Historical Fiction Friendship Adventure

This story contains sensitive content

Content warning: Mentions of death

โ€œOh, that someone would give me a drink from the cistern that is by the gate of Bethlehem!โ€

Shammahโ€™s eyes darted up at the words. David was looking disconsolately at the contents of his water jug. The ruddy-haired young man had spoken before about how good the water from the cistern at the gate of his hometown tasted.ย 

He went back to eating his meal, but an idea had been planted in Shammahโ€™s mind. By the time he got up, a plan had sprouted like a bean blossom. He kept an eye on where two particular men headed after the meal.ย 


The man turned back to see who had called to him.โ€Shammah?โ€

โ€œWe need to get Eleazar. Thereโ€™s something I need the two of you for.โ€

โ€œNeed us?โ€ Knowing sparked in Ishbaalโ€™s eyes. โ€œBoth of us particularly?โ€ย 

โ€œYes,โ€ Shammah said, keeping his expression solemn.ย 

Ishbaal hurried after the last member of the trio. โ€œEleazar!โ€

Not long after, the three set out from the cave of Adullam with shields hanging on their backs and weapons in hand. Eleazar and Shammah carried naked swords, while Ishbaal carried a spear. In his other hand, Ishbaal held a water jug.ย 

The sound of the encampment died away as the trio headed west. Despite their reputations as individuals and as a group, they probably wouldnโ€™t be missed until it was too late to stop them.ย 

With his spear, Ishbaal had slain many of his peopleโ€™s enemies, the Philistines, single-handedly in one battle. Everyone else had fled, but he did not, and when the rest had returned for him, there were three hundred bodies to be stripped.ย 

Eleazar had also been abandoned during a fierce fight. He had kept on fighting his enemies for so long that when there were finally no more to kill, his hand was cramped around his sword hilt. A fellow warrior had to pry his fingers free.ย 

Shammah had done his great deed in a field of lentils in Lehi. Philistines put the rest of the army to flight, but he went only as far as the lentil field before he stopped and held his ground. Shin-deep in the green stalks that were quickly trampled down, he fought off his enemies until there were no more to defend himself from.ย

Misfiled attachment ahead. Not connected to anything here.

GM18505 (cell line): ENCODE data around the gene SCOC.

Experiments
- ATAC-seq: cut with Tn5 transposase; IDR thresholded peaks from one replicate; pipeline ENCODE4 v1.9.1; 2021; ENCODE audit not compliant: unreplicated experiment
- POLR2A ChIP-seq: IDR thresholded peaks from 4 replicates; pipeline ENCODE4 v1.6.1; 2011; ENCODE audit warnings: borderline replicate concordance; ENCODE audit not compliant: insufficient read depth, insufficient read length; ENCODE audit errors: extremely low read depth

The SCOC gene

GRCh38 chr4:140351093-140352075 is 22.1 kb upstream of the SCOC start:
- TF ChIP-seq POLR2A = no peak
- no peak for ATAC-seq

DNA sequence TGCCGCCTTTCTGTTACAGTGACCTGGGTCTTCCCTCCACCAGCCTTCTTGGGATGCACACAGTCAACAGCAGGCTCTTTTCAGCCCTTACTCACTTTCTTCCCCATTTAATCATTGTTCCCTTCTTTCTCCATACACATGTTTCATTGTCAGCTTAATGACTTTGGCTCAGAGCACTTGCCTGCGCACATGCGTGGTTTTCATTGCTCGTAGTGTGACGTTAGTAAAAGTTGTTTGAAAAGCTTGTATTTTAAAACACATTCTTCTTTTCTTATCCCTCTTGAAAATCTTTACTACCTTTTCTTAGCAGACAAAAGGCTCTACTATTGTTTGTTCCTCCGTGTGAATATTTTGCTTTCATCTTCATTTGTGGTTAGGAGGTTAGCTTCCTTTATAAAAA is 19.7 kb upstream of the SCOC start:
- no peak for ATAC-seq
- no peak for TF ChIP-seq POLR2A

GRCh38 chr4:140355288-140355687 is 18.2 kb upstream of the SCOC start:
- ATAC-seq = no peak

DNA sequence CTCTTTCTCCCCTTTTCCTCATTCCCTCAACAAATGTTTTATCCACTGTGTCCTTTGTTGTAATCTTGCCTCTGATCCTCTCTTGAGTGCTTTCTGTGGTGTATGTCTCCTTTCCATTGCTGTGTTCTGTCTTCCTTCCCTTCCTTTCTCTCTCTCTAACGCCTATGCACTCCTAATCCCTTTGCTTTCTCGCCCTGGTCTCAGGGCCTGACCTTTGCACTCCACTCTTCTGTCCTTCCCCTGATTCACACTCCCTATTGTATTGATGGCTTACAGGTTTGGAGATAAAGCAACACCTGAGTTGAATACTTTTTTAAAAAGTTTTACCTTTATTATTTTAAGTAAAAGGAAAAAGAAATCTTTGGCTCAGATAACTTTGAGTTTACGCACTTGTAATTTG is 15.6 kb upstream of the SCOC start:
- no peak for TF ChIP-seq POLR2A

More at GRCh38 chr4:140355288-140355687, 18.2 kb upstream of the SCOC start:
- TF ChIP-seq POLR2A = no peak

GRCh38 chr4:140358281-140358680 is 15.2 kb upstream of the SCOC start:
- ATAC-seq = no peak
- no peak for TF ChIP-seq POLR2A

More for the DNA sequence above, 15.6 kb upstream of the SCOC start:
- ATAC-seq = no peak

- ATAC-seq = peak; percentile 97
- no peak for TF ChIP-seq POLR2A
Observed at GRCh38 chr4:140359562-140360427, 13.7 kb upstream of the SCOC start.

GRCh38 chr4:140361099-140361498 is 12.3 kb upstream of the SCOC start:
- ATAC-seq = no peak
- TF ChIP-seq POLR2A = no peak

The Three, they were called. They had fought as part of the army of King Saul, first king of Israel, beside his great warrior David son of Jesse of Bethlehem who, though only a youth, had slain the giant Philistine Goliath of Gath. King Saul had promised freedom from taxes and marriage to his daughter for any man who could kill the Philistine in the single combat offered by the giant. Only David had dared to try, and he had knocked Goliath cold with a single stone from his sling. Then he had run right up to the monster and used Goliathโ€™s own enormous sword to cut off the enemyโ€™s head.ย 

David afterwards killed two hundred Philistine men on his own and brought backโ€ฆa very particular proof of their deaths as the bride price for Michal, King Saulโ€™s second daughter. The price King Saul named was one hundred. Among the men of the army, it was thought that David had been very shrewd in adding an extra hundred to the kingโ€™s number, seeing as the king had already reneged on his promise of his oldest daughter Merabโ€™s hand by giving her to another man. King Saul couldnโ€™t possibly refuse Davidโ€™s right to Michal once heโ€™d gone above and beyond in that way!ย 

Saul did give Michal to David, but soon had another bone to pick with his greatest warrior: he accused his champion of treachery against the royal house.ย 

David escaped out a window and fled to the priests at Nob. Though suspicious, at David's tale of Saul sending him on an urgent mission of utmost importance, the priest Abiatharย gave David the sword of Goliath, which had been kept in Nob as a trophy. He also gave David the Holy Bread, reserved only for priests, once David had reassured him that he had not been with women or been in contact with any unclean thing.